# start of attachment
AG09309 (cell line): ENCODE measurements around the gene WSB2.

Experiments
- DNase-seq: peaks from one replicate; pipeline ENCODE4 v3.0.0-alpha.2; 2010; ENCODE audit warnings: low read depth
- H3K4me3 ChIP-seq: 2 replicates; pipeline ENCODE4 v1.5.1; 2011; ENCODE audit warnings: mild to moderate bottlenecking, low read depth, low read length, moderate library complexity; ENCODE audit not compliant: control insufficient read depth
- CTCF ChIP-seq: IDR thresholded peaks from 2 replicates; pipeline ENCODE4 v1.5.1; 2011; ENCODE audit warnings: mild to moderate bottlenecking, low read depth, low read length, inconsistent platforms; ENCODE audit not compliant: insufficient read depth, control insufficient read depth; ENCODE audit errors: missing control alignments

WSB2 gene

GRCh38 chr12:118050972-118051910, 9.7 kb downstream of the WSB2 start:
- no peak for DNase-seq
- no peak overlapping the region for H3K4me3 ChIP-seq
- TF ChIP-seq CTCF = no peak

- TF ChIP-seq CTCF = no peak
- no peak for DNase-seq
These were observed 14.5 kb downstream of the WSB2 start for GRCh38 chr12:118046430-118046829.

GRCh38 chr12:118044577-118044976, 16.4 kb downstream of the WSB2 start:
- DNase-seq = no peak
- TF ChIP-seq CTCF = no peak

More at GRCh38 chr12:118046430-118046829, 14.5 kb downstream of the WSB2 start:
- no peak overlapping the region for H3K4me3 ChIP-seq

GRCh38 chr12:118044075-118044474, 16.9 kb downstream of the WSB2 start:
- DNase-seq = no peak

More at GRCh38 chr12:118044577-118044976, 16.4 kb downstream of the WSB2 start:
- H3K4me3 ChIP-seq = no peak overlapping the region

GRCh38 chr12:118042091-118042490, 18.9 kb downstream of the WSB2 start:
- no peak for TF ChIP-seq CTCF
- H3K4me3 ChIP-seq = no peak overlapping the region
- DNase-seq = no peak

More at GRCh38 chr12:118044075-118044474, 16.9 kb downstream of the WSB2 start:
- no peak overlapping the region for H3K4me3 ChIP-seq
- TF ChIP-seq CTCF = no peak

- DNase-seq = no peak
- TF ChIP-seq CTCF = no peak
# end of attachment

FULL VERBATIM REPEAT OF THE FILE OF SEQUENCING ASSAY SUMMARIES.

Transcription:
AG09309 (cell line): ENCODE measurements around the gene WSB2.

Experiments
- DNase-seq: peaks from one replicate; pipeline ENCODE4 v3.0.0-alpha.2; 2010; ENCODE audit warnings: low read depth
- H3K4me3 ChIP-seq: 2 replicates; pipeline ENCODE4 v1.5.1; 2011; ENCODE audit warnings: mild to moderate bottlenecking, low read depth, low read length, moderate library complexity; ENCODE audit not compliant: control insufficient read depth
- CTCF ChIP-seq: IDR thresholded peaks from 2 replicates; pipeline ENCODE4 v1.5.1; 2011; ENCODE audit warnings: mild to moderate bottlenecking, low read depth, low read length, inconsistent platforms; ENCODE audit not compliant: insufficient read depth, control insufficient read depth; ENCODE audit errors: missing control alignments

WSB2 gene

GRCh38 chr12:118050972-118051910, 9.7 kb downstream of the WSB2 start:
- no peak for DNase-seq
- no peak overlapping the region for H3K4me3 ChIP-seq
- TF ChIP-seq CTCF = no peak

- TF ChIP-seq CTCF = no peak
- no peak for DNase-seq
These were observed 14.5 kb downstream of the WSB2 start for GRCh38 chr12:118046430-118046829.

GRCh38 chr12:118044577-118044976, 16.4 kb downstream of the WSB2 start:
- DNase-seq = no peak
- TF ChIP-seq CTCF = no peak

More at GRCh38 chr12:118046430-118046829, 14.5 kb downstream of the WSB2 start:
- no peak overlapping the region for H3K4me3 ChIP-seq

GRCh38 chr12:118044075-118044474, 16.9 kb downstream of the WSB2 start:
- DNase-seq = no peak

More at GRCh38 chr12:118044577-118044976, 16.4 kb downstream of the WSB2 start:
- H3K4me3 ChIP-seq = no peak overlapping the region

GRCh38 chr12:118042091-118042490, 18.9 kb downstream of the WSB2 start:
- no peak for TF ChIP-seq CTCF
- H3K4me3 ChIP-seq = no peak overlapping the region
- DNase-seq = no peak

More at GRCh38 chr12:118044075-118044474, 16.9 kb downstream of the WSB2 start:
- no peak overlapping the region for H3K4me3 ChIP-seq
- TF ChIP-seq CTCF = no peak

- DNase-seq = no peak
- TF ChIP-seq CTCF = no peak